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April 2011 | Big heads and barn-storming ideas



I wake at 7am as usual, but without remembering where. Looking around me, I see my room has a TV, a wardrobe, a chair and a desk and, behind a curtain, a shower, a washbasin and a bidet. But no toilet.

No toilet. Ah yes, I am in a hotel at the foot of the Pyrenees. I have an early-morning site meeting and booked the room over the phone, first checking it had a shower but, like a fool, assuming if it had a shower it would have a toilet. This is apparently a hotel of the old school. No toilet. Pas de toilettes.

My meeting is to talk through my initial proposals for converting a barn into guest accommodation for a young skiing-mad couple. The barn sits beside a shallow, fast-running, ice-clear and ice-cold river fed by meltwater from the crags above. Its walls are built from rounded boulders and pebbles taken directly from the river bed, laid in courses interlaced with thin red brick to stabilise them. The whole thing has the texture, warmth and welcome of a hand-knitted jumper and I love it.

My sketch proposals try to accentuate the existing character and space of the barn while creating bedrooms and bathrooms in a sympathetic manner, using untreated timber boarding for the partitions rather than plasterboard. I explain how these are made soundproof and snug, and my clients warm to the idea.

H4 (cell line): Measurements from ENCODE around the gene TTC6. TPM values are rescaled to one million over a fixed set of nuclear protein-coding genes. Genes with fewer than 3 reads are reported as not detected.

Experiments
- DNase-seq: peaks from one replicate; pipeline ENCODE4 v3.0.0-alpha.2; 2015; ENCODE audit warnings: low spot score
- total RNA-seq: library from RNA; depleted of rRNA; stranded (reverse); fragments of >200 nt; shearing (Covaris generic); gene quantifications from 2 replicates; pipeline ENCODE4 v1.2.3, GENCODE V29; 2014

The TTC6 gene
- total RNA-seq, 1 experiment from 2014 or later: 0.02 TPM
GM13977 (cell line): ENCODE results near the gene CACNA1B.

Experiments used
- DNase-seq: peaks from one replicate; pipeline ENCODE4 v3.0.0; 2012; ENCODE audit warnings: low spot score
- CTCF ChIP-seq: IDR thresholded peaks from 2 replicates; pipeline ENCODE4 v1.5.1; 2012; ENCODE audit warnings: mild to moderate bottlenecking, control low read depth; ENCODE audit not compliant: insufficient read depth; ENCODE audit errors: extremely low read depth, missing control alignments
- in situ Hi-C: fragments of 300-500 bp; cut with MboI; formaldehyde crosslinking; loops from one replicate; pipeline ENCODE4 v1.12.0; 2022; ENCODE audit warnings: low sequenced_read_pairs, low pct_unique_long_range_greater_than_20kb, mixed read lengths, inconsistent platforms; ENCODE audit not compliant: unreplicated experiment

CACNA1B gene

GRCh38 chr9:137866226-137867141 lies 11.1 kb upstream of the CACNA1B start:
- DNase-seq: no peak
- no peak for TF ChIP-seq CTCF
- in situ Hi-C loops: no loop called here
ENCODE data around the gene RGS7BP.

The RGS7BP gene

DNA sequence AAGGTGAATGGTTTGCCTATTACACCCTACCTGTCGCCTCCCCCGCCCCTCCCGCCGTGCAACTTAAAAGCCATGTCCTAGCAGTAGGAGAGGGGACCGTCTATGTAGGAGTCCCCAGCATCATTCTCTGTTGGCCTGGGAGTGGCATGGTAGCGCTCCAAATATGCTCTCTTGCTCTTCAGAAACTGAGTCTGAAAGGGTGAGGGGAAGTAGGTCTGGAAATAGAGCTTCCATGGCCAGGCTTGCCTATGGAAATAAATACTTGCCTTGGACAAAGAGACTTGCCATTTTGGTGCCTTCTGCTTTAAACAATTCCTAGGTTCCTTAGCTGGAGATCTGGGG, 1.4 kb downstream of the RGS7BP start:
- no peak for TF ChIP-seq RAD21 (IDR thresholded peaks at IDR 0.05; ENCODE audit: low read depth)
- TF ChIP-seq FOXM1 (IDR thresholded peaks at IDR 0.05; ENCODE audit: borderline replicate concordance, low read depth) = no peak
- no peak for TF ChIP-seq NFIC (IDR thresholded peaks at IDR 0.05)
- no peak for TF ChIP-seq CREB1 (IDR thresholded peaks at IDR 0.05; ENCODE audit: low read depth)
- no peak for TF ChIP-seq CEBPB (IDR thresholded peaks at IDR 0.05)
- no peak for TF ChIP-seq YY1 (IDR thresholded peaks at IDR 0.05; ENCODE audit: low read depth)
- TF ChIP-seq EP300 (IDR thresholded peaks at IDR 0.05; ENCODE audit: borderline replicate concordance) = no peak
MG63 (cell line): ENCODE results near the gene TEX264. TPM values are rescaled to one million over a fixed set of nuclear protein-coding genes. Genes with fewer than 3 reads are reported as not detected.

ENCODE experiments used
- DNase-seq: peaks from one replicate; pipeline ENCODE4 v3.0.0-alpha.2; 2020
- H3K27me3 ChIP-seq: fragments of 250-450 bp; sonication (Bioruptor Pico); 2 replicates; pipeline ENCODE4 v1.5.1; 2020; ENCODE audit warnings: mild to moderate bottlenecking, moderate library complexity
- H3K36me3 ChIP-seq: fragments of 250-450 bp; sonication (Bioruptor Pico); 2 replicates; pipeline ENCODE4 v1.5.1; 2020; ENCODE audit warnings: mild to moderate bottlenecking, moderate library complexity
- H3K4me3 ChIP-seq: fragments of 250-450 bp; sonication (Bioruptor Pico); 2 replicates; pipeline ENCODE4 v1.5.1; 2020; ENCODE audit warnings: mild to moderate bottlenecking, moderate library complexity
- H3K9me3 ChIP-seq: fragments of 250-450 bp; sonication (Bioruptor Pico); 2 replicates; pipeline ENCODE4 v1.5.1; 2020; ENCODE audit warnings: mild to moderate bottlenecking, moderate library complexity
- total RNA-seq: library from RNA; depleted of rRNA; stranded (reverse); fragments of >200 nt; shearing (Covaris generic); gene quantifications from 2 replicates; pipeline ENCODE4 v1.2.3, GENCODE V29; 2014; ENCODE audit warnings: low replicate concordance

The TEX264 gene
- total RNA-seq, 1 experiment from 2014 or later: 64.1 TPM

Introducing light into the building is crucial to making the internal spaces welcoming. The main barn door opening is under a brick arch, and its entire area is to be glazed. We will, however, keep the barn doors as shutters so the building can be secured when the owners are away. Inside these doors we are keeping the space open to the roof timbers as far as the back wall, but the light will not reach the full depth of the space so I have introduced a couple of rooflights at the back. These are set right above the boulders and brick of the back wall so, as well as lighting the rear of the space, the light on the masonry draws the eye to its beauty.

We spend the morning discussing design details, drainage and other technicalities and I head off at midday. Where to lunch? I remember last night's solid but uninspiring dinner at the hotel and decide that maybe I'll drive on to somewhere else. 


The restoration of the manor house which started last month is continuing apace. Pierre my project manager and I are on site two or three times a week, mostly because so much is going on, but partly because of the fantastic toys the contractors have brought with them. The best of these is a real crane with enormous concrete counterbalance blocks, operated by remote control with a little joystick. The operator sends 200kg oak beams flying up over the roof with a mere flick of his thumb, while the masons open up huge holes in the thick stone walls, propping the weight above with a forest of slender steel struts.